But once I did, once I accepted that the energy I exude and the way I approach my husband directly affects his response and behavior, I changed my tune. And when I did, something happened.


    The tension disappeared overnight.


    Just like that.
    Well, almost like that. It was a lot of stop and go at first. First I’d handle something the “right” way—i.e. by not arguing with him, or by not directing his traffic, or by being more service-oriented—and marvel at the response. Then life would get busy, and I’d resort to my old ways. Sure enough, I’d get a different response. So I’d make a mental note of how I messed up and make sure to get it right the next time. Eventually, it became second nature.

    https://www.foxnews.com/opinion/soci...unable-to-love
    Long story short: Mrs. Venker was a stereotypical 'pushy career woman' and she brought that attitude into her home life - and her husband hated it. She changed her attitude and stopped micromanaging her husband and then he got his act together on his own.

    It's important for young women to understand that bringing a combative attitude into a relationship will cause that relationship to end horribly. Every time. If your husband / boyfriend is doing something wrong (like cheating on you) then you don't have to tolerate it - but try not to nag him about little things.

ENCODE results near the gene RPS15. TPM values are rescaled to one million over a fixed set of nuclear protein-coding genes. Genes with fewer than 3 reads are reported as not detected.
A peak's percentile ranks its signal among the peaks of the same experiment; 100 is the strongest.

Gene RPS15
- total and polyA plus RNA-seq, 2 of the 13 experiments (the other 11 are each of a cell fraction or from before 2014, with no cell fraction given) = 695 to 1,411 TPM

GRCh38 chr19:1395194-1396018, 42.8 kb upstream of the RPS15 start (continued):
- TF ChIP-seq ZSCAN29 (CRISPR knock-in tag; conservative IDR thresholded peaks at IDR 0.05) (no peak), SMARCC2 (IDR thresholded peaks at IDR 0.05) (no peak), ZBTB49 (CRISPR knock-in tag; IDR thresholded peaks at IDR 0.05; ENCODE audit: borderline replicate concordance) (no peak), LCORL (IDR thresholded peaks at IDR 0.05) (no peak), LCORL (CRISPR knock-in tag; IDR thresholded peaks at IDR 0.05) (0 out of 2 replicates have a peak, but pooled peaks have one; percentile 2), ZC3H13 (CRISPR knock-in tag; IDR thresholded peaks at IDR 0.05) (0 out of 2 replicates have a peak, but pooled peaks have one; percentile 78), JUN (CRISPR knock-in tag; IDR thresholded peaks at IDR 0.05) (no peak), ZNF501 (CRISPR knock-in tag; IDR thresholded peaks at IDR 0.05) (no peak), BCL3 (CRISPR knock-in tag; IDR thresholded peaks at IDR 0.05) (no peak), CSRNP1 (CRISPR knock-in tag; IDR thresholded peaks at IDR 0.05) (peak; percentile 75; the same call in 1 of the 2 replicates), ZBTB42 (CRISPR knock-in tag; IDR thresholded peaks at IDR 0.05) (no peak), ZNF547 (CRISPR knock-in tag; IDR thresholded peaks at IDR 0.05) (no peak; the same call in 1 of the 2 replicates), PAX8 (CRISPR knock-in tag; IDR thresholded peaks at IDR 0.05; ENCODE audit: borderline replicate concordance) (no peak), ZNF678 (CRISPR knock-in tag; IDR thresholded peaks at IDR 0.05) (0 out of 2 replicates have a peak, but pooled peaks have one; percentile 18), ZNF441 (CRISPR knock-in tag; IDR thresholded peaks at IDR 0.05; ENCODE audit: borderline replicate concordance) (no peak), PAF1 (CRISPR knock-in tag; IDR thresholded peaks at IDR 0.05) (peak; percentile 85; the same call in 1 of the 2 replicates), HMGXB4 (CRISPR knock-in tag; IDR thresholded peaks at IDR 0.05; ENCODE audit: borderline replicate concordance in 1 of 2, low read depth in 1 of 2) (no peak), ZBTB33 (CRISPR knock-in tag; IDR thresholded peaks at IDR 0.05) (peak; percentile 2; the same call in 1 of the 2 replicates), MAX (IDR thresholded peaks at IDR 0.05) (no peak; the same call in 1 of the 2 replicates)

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    Don't think women should work anyways, unless it's a stay at home, part-time job or something, and even then, it should only be if the husband is disabled and can't work. Otherwise, it's the man's duty to be the breadwinner, and the woman's duty to take care of the household. Cook healthy food, keep the house clean, do the laundry & so on. When the time comes, take care of the kids, be there for them, educate them. Problem is, this dynamic has been screwed with. And it's not just feminist women who are career seekers. I know plenty of women who work cause their husbands send them to work. They'd like to stay at home with their kids, but they need to send their kids to babysitters or daycare, and they hardly ever see 'em. Nothing traditional about that. In reality, there are few men out there who will gladly work two or three jobs for their wife/family. I've even known cases where the dude sent his wife to work while he sat home on welfare. My advice is, if ya wanna be a housewife and mother, but the guy will make excuses about being the provider, such as bringing up "the economy" and the like, drop him like a hot potato. Such folks ain't traditional and despite what they say, you're gonna end up fulfilling the opposite role of it.

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    Ah, Suzanne Venker is Phyllis Schlafly's niece. Schlafly was an opponent of the Equal Rights Amendment and denounced feminism, and she was also critical of multiculturalism.

    I leafed through a preview of Venker's book, and while I didn't appreciate the anti-Catholic rhetoric in the first pages, she nevertheless has some very valid points.